Renewable energy sources are a more secure investment than fossil fuels like coal and diesel fuel because they are not susceptible to the volatile changes in supply and demand that can cause spikes in fuel prices. In addition, renewable energy is an environmentally friendly form of energy that helps reduce pollution and greenhouse gas emissions. When you choose a renewable source of electricity to power your data center, you’re choosing a clean source of power that doesn’t contribute to these problems.
Going green is no longer a choice for many organizations, especially those dealing with data centers. Data centers that fail to implement sustainable practices risk having their customers and clients question their environmental commitment. The good news is that it’s easy to switch to green energy.
The first thing you need to do is identify what type of green energy you want to use: solar, wind, geothermal, or hydro, each of which has its pros and cons. Then, you need to assess your current needs and decide if it’s economically feasible for your company.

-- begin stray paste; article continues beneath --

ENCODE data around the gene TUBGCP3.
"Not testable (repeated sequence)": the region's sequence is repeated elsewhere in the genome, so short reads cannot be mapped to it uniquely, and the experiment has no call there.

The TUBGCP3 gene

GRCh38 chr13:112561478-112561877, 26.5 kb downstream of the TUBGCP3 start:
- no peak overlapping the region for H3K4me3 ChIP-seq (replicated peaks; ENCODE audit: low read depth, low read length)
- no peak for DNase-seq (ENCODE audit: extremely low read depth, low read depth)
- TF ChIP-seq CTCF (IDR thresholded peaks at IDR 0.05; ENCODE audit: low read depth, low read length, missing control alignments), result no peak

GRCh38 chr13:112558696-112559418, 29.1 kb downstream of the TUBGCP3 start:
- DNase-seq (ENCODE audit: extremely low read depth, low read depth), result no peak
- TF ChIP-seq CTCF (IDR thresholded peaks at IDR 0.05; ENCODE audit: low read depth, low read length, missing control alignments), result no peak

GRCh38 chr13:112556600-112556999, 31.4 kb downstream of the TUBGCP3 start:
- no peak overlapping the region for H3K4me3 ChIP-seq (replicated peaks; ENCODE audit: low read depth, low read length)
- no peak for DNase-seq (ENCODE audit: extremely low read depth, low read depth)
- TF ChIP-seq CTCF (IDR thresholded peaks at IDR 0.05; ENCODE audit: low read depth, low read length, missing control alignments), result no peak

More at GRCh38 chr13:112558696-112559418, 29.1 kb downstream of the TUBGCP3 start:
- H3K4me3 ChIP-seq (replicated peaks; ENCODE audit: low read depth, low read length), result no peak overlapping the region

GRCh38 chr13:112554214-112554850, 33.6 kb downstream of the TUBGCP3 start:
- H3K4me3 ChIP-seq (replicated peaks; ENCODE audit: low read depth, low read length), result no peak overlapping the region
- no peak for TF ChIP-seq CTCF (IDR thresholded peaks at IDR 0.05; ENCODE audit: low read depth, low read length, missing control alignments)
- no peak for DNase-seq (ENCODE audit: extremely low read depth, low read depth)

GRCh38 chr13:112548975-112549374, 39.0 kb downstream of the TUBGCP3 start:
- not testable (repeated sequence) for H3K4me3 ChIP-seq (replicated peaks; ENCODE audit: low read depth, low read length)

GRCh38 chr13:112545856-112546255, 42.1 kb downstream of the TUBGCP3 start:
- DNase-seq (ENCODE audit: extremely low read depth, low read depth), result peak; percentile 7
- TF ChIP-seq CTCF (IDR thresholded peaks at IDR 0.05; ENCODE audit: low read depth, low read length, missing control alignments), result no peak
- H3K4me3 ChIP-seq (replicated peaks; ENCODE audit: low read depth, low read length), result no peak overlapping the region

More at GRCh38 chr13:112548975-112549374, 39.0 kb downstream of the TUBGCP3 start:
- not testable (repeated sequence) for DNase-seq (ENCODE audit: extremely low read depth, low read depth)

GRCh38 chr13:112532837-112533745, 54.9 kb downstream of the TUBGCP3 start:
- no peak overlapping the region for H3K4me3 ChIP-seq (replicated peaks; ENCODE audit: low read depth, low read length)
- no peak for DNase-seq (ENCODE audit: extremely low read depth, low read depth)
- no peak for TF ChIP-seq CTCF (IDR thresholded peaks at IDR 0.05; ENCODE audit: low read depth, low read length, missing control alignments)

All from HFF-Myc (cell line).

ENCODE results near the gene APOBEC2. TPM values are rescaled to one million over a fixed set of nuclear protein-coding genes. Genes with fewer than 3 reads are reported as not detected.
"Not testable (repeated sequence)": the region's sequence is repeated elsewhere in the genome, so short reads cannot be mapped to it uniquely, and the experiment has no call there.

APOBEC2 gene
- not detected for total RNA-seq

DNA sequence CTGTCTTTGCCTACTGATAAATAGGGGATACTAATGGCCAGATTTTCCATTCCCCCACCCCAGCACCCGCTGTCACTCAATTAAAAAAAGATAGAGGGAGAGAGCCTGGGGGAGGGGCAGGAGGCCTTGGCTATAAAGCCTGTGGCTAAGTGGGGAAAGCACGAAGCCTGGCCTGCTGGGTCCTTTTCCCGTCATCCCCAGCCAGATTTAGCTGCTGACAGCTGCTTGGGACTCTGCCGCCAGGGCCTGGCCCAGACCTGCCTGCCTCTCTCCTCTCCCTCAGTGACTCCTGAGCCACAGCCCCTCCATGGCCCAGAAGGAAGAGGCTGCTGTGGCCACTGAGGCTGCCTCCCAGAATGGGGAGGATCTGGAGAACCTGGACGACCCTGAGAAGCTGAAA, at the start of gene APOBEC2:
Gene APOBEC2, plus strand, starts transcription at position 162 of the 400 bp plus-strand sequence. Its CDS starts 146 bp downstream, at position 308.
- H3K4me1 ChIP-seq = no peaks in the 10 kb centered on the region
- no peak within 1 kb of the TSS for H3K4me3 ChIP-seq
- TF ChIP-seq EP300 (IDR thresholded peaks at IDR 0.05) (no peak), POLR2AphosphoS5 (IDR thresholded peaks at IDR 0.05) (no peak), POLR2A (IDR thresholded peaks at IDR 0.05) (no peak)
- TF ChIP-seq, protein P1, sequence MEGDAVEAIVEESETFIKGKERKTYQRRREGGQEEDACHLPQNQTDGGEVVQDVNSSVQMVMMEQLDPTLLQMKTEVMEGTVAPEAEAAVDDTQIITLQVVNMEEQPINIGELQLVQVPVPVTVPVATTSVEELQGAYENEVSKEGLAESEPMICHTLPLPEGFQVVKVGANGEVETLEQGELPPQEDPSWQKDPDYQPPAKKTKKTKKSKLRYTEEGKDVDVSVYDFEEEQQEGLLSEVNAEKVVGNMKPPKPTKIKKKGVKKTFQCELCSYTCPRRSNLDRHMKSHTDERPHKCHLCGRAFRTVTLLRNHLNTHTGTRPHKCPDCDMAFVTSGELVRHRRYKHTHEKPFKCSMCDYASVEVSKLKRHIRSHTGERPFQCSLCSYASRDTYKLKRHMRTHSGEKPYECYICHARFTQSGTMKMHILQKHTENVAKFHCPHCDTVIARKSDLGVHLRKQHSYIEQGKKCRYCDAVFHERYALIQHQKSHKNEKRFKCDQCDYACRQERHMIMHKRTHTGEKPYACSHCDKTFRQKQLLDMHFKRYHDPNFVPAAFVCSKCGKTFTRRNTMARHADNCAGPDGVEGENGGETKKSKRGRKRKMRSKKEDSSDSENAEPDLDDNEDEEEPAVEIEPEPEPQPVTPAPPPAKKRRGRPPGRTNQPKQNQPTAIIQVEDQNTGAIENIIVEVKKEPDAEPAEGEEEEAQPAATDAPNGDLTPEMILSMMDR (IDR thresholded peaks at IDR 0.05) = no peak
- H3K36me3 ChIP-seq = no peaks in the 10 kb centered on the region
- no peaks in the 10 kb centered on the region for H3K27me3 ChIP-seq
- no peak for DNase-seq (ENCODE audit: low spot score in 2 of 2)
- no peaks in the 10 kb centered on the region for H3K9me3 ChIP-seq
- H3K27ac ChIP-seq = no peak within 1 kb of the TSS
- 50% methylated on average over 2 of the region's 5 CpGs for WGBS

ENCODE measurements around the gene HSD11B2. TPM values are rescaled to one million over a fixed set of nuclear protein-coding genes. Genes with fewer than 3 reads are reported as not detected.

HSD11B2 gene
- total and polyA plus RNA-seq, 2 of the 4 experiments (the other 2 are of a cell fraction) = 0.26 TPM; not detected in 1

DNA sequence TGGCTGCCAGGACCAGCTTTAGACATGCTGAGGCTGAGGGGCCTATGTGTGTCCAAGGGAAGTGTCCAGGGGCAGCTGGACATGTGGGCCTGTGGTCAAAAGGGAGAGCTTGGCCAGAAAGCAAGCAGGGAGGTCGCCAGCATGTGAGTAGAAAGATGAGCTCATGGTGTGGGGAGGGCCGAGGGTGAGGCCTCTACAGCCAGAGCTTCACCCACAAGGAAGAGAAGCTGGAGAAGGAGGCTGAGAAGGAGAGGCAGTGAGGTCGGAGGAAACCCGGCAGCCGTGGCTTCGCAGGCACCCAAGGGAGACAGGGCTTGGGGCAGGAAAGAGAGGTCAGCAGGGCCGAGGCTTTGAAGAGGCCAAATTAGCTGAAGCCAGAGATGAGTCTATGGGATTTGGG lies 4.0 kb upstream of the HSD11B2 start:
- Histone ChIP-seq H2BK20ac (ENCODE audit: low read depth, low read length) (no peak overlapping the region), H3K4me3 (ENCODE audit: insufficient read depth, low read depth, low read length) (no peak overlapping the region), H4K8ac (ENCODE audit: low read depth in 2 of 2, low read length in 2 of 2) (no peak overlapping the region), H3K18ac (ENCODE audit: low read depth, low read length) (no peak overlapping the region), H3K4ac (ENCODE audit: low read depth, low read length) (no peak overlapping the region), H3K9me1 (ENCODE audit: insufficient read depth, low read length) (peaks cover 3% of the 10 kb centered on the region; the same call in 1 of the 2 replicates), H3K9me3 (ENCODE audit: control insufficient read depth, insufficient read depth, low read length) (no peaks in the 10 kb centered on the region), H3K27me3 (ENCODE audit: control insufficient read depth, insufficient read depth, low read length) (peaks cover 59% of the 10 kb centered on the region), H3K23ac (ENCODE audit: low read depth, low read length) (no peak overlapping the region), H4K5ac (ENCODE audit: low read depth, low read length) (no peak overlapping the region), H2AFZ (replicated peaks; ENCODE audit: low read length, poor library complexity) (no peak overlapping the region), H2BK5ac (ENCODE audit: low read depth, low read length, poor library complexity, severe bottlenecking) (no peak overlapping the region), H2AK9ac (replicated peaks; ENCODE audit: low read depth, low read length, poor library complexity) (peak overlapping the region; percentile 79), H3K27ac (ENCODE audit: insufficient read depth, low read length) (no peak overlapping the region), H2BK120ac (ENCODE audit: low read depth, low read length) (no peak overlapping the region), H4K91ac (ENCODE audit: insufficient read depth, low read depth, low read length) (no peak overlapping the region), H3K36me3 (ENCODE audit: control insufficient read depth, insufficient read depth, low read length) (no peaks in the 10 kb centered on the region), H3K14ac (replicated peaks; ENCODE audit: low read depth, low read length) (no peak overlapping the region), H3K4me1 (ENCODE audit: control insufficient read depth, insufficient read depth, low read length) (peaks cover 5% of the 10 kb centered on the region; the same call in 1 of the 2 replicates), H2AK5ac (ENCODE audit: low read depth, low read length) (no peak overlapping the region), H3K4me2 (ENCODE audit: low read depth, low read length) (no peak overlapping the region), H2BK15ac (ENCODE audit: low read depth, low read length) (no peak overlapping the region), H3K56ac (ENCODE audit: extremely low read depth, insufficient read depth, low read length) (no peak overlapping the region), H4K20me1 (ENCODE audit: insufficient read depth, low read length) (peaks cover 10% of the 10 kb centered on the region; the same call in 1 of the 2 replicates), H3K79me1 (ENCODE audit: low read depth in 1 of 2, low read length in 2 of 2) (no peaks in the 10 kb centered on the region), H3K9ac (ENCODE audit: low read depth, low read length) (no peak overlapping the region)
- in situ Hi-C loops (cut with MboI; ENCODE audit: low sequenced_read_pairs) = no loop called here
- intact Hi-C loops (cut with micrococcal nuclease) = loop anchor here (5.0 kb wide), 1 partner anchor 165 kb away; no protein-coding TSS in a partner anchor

Climate Change and Net-Zero Pact
Data centers are responsible for increasing the world’s greenhouse gas emissions. The industry has been slow to acknowledge its contribution to climate change, but there is a growing awareness of this issue within the sector. The tech industry, in general, is taking steps to reduce its environmental impact, including using renewable energy sources. At the same time, customers are demanding that data center operators take action to address their impact on climate change.
To successfully implement green energy initiatives, leaders need to understand how sustainable energy works and the environmental benefits it provides. They also need to identify opportunities for reducing the carbon footprint of servers and storage equipment; these systems.